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India, Pak must be firm in the face of terror: UK
H S Rao in London | February 23, 2007 10:02 IST
Strongly condemning the Samjhauta Express blasts, the British Parliament has urged India and Pakistan to remain committed to the peace process in the face of such murderous attacks.
Replying to an Early Day Motion, moved on Thursday by Labour MP Stephen Pound, Prime Minister Tony Blair described the blasts as a wicket act and stressed that the world needed to stand up and defeat the scourge of terrorism.
"As my Honourable friend showed, the train was a symbol of Hindus and Muslims working together, so it was a wicked act in itself, but it took on a particular proportion of tragedy and evil by the nature of the act and what it was directed towards. It shows, I am afraid, that, as he rightly said, this type of nihilistic terrorism is with us the world over, and the only response is to stand up to it and defeat it," Blair said.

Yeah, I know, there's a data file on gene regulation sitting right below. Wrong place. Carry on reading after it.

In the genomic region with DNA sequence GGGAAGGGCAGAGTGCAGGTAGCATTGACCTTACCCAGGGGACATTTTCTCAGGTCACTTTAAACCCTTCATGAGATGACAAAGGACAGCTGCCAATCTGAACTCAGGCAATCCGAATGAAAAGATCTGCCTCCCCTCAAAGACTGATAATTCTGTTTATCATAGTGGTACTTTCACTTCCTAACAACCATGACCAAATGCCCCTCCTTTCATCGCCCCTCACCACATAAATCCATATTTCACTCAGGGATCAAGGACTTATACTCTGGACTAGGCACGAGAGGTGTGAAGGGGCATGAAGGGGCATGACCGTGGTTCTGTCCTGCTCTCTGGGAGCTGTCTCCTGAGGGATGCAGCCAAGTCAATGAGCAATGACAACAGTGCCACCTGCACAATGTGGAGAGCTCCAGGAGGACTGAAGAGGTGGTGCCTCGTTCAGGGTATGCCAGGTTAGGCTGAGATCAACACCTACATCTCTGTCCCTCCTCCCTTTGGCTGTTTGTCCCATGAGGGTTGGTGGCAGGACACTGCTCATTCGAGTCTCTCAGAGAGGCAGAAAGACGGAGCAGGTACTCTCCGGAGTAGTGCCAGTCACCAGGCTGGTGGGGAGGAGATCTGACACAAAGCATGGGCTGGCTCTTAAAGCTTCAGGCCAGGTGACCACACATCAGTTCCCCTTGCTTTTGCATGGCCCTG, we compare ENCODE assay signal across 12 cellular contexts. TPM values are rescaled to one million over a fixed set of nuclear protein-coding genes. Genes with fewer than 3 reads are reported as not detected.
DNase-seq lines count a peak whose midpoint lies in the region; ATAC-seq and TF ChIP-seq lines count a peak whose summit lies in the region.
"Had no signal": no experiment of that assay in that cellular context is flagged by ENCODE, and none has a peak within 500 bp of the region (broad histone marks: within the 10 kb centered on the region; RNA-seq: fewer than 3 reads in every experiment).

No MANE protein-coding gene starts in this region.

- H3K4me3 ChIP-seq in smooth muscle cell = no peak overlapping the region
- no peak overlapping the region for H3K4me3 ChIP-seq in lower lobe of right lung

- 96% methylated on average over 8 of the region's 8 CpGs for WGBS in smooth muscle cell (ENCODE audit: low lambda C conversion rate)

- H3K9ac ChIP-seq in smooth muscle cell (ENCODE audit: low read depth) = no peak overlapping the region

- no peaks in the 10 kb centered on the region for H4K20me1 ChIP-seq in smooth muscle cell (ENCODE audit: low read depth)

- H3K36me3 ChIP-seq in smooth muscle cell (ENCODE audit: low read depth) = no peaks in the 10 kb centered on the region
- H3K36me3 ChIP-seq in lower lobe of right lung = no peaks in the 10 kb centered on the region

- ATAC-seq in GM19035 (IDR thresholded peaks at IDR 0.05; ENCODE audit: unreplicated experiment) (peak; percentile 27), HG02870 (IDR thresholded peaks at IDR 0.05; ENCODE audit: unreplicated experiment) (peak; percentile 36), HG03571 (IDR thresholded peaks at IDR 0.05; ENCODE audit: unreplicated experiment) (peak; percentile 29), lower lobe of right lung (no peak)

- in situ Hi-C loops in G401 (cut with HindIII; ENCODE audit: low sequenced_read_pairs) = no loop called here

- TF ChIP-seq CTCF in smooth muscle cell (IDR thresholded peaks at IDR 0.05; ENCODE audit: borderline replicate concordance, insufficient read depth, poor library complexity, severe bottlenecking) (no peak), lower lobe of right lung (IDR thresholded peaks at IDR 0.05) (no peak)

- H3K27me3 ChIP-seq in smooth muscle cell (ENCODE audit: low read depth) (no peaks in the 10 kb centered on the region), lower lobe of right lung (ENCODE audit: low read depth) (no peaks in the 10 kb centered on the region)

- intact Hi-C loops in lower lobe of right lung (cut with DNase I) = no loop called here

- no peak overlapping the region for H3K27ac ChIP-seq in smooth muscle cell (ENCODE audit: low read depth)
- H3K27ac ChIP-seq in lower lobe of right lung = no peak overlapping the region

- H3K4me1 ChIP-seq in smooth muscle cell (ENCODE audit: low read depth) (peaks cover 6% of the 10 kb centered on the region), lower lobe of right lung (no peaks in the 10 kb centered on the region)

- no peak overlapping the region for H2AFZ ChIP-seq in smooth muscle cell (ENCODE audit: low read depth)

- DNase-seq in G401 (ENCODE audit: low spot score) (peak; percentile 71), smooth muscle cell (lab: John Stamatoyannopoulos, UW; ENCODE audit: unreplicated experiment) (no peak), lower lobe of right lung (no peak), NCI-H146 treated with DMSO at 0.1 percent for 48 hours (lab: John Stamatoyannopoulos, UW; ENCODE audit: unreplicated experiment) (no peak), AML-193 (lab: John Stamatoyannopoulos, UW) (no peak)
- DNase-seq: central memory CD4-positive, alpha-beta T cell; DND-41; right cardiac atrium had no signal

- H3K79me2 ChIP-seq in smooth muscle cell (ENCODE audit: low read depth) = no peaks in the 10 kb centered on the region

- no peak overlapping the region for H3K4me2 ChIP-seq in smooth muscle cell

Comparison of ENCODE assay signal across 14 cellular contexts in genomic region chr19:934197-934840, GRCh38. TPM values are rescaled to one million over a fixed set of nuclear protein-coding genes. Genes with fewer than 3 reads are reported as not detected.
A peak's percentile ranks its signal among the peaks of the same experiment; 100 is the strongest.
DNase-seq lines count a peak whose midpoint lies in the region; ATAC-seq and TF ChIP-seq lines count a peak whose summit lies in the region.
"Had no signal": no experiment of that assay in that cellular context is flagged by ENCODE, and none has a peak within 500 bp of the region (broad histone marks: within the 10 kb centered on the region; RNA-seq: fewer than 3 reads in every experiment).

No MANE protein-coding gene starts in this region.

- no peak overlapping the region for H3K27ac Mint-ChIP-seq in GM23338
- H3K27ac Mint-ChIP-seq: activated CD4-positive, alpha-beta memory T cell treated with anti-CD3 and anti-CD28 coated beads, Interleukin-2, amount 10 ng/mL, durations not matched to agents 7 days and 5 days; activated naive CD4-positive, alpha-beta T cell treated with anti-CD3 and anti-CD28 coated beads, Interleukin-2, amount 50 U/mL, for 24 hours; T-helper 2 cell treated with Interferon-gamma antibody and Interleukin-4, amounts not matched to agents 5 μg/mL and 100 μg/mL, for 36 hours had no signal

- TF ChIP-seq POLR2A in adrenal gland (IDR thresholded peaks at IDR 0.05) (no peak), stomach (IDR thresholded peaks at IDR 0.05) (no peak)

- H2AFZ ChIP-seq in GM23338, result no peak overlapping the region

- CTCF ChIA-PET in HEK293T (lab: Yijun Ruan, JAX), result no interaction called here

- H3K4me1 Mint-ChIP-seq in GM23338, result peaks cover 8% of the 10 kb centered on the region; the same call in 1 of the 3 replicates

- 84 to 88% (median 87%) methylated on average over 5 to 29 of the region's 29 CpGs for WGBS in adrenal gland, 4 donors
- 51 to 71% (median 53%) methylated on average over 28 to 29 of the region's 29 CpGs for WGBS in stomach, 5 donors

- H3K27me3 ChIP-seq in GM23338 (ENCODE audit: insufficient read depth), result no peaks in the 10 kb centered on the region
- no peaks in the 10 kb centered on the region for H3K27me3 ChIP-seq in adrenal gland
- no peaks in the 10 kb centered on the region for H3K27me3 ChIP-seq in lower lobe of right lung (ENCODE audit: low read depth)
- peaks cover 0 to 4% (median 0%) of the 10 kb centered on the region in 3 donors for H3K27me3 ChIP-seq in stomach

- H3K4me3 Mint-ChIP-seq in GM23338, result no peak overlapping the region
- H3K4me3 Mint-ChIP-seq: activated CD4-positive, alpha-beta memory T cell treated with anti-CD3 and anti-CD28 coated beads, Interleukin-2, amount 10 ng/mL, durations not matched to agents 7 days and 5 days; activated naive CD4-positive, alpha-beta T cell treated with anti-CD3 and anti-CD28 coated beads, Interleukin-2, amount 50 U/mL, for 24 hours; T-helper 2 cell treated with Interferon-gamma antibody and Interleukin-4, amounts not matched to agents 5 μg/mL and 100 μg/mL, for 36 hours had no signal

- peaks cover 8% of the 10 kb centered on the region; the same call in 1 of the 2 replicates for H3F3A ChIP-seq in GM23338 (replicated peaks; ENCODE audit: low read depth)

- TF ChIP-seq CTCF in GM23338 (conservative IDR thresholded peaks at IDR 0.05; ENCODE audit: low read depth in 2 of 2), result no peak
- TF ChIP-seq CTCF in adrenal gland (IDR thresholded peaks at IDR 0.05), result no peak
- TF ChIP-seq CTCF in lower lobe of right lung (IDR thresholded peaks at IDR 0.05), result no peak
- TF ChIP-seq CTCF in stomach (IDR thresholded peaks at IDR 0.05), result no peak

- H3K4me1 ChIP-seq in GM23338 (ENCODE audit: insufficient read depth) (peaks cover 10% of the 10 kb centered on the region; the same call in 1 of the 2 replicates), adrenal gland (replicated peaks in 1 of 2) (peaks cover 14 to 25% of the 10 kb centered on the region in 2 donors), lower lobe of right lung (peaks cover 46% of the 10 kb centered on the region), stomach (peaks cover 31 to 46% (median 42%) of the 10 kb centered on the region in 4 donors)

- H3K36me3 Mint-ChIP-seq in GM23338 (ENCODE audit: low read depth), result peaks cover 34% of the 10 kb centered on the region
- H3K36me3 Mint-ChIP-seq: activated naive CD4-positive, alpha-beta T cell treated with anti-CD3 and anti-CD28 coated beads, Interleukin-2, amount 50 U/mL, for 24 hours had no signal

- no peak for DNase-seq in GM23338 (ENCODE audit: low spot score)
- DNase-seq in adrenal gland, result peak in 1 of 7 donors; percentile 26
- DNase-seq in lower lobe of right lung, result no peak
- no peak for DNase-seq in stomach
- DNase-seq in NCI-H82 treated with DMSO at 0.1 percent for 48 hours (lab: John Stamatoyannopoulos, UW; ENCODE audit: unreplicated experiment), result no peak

The motion moved by Pound noted, "That this House condemns those responsible for the terrorist attacks that killed 68 people and injured many more on the train from New Delhi, India, to Lahore, Pakistan, on Sunday, February 18, 2007; expresses its sympathy and condolences to the families of the killed and the injured; recognises that by targeting civilians the terrorists seek to destabilise any opportunity for peace between two countries seeking to improve bilateral relationships and understanding; and urges India and Pakistan to be firm in their resolution in the face of such murderous and indiscriminate attacks."Pound asked, "Will the prime minister, on behalf of the entire House, express his deep sympathy to the friends and families of the 68 people whose charred bodies now lie in a mortuary and to the injured, and will he associate himself with the calm and dignified response of Prime Minister Manmohan Singh and President General Pervez Musharraf and agree with them that peace will prevail and that the ungodly ambition of nihilist terrorism, in all its forms, will never, ever triumph?"